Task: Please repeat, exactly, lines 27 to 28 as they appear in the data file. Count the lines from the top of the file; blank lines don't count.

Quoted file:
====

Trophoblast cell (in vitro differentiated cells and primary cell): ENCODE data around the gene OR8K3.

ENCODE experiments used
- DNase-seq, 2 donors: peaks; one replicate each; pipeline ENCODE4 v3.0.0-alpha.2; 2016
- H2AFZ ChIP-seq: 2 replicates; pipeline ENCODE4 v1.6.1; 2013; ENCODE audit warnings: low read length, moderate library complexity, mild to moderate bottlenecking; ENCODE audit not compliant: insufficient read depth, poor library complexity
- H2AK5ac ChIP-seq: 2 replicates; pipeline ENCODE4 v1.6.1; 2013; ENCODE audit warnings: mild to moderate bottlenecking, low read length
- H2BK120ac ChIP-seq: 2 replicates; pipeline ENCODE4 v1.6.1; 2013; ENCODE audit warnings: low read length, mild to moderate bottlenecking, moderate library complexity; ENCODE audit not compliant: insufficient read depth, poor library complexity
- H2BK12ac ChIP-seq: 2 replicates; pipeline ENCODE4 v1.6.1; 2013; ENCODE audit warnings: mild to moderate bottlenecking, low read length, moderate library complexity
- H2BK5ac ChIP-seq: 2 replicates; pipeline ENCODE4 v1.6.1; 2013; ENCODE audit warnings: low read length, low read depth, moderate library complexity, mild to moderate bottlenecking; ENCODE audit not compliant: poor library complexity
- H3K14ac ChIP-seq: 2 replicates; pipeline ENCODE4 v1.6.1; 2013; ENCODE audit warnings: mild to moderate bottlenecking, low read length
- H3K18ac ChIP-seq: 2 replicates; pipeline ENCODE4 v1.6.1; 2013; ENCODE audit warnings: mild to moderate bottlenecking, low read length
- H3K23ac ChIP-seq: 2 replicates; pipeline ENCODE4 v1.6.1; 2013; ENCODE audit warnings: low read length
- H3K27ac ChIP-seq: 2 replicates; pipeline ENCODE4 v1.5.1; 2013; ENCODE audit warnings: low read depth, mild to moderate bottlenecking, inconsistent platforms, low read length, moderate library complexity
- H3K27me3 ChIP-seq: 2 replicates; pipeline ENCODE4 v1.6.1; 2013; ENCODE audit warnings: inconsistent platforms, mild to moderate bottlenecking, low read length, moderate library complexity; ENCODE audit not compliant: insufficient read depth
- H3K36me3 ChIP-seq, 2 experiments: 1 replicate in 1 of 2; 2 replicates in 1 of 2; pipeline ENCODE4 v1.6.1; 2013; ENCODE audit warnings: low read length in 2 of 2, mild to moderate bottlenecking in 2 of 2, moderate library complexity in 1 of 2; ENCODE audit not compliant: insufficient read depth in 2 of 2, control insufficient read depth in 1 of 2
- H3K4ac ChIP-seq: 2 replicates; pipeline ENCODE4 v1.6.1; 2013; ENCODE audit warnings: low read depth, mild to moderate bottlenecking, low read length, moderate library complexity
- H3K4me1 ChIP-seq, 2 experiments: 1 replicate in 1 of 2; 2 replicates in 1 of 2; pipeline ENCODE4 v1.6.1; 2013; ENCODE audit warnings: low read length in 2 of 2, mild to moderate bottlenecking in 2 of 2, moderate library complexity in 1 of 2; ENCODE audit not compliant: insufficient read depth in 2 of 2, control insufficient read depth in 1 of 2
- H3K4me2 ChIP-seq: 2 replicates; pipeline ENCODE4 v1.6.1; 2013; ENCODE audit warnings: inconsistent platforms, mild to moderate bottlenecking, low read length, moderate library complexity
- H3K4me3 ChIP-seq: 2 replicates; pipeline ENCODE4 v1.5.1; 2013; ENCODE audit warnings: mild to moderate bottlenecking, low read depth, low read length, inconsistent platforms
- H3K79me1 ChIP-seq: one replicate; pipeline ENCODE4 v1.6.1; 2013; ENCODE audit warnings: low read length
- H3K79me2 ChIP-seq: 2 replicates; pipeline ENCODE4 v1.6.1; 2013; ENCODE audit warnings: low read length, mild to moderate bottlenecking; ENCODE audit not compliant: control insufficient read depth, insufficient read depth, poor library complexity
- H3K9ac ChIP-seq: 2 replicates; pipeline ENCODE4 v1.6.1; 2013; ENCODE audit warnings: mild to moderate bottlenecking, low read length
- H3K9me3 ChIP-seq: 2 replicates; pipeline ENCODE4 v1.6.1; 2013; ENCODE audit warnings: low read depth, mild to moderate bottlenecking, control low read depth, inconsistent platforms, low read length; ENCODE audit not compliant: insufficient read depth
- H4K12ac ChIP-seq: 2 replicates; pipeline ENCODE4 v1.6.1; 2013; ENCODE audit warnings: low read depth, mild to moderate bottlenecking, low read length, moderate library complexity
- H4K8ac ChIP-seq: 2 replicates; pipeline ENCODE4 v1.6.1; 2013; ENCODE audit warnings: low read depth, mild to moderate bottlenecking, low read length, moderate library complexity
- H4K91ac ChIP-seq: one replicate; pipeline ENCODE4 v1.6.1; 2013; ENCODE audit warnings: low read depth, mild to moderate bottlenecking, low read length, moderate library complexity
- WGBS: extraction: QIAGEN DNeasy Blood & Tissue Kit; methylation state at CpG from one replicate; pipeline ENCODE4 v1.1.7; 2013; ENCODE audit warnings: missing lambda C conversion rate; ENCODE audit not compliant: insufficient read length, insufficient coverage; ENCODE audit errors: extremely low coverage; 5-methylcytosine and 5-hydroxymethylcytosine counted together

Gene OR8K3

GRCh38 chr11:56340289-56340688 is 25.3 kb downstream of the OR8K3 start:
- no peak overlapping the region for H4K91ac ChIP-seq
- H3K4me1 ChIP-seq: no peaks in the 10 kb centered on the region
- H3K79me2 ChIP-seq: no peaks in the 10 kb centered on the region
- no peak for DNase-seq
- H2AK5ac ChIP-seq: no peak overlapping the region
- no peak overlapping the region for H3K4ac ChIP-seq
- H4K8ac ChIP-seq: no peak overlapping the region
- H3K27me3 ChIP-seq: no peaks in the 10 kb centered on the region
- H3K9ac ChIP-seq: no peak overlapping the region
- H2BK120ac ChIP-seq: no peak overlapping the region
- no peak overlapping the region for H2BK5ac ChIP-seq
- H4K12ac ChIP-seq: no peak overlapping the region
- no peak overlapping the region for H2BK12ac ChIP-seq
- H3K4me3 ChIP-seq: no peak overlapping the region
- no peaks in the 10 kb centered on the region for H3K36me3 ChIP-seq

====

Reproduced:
Gene OR8K3

GRCh38 chr11:56340289-56340688 is 25.3 kb downstream of the OR8K3 start: